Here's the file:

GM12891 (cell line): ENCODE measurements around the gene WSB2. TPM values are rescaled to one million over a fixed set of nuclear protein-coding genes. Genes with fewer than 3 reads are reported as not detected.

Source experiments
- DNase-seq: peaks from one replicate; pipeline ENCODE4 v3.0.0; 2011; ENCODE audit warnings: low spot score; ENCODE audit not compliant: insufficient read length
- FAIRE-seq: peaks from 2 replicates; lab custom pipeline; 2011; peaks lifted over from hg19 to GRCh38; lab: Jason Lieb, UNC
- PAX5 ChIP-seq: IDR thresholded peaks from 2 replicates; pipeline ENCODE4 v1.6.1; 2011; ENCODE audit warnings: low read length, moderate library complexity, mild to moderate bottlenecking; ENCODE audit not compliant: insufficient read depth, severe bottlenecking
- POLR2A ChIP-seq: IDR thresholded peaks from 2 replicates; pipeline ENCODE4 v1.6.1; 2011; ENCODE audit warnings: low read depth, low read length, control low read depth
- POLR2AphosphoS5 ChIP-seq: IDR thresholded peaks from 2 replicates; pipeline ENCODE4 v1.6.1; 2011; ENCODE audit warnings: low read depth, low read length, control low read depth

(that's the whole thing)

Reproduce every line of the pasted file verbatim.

GM12891 (cell line): ENCODE measurements around the gene WSB2. TPM values are rescaled to one million over a fixed set of nuclear protein-coding genes. Genes with fewer than 3 reads are reported as not detected.

Source experiments
- DNase-seq: peaks from one replicate; pipeline ENCODE4 v3.0.0; 2011; ENCODE audit warnings: low spot score; ENCODE audit not compliant: insufficient read length
- FAIRE-seq: peaks from 2 replicates; lab custom pipeline; 2011; peaks lifted over from hg19 to GRCh38; lab: Jason Lieb, UNC
- PAX5 ChIP-seq: IDR thresholded peaks from 2 replicates; pipeline ENCODE4 v1.6.1; 2011; ENCODE audit warnings: low read length, moderate library complexity, mild to moderate bottlenecking; ENCODE audit not compliant: insufficient read depth, severe bottlenecking
- POLR2A ChIP-seq: IDR thresholded peaks from 2 replicates; pipeline ENCODE4 v1.6.1; 2011; ENCODE audit warnings: low read depth, low read length, control low read depth
- POLR2AphosphoS5 ChIP-seq: IDR thresholded peaks from 2 replicates; pipeline ENCODE4 v1.6.1; 2011; ENCODE audit warnings: low read depth, low read length, control low read depth